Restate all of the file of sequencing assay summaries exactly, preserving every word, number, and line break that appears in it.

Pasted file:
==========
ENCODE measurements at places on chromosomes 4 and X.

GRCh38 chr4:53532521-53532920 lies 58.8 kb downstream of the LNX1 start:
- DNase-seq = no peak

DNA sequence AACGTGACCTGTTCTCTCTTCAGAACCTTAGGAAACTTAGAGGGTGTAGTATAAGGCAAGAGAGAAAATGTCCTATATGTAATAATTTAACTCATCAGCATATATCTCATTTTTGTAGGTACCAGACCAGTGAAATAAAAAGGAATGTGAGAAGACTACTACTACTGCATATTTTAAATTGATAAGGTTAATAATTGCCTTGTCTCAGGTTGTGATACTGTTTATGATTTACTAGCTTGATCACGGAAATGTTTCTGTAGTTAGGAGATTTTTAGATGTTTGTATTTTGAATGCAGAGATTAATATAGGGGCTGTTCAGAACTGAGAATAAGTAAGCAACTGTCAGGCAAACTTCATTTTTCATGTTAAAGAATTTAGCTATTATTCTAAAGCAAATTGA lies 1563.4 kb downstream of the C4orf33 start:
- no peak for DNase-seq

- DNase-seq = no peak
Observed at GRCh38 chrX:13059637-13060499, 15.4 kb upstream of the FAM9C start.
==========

ENCODE measurements at places on chromosomes 4 and X.

GRCh38 chr4:53532521-53532920 lies 58.8 kb downstream of the LNX1 start:
- DNase-seq = no peak

DNA sequence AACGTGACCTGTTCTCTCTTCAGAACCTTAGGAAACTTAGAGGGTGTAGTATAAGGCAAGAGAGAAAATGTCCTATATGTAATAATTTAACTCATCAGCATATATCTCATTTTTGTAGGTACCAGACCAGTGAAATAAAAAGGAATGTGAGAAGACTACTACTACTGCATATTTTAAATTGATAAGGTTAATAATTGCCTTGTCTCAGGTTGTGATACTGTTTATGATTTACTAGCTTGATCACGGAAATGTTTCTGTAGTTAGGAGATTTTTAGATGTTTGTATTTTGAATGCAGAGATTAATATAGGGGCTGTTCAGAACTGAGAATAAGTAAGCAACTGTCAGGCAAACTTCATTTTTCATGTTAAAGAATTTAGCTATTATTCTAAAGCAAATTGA lies 1563.4 kb downstream of the C4orf33 start:
- no peak for DNase-seq

- DNase-seq = no peak
Observed at GRCh38 chrX:13059637-13060499, 15.4 kb upstream of the FAM9C start.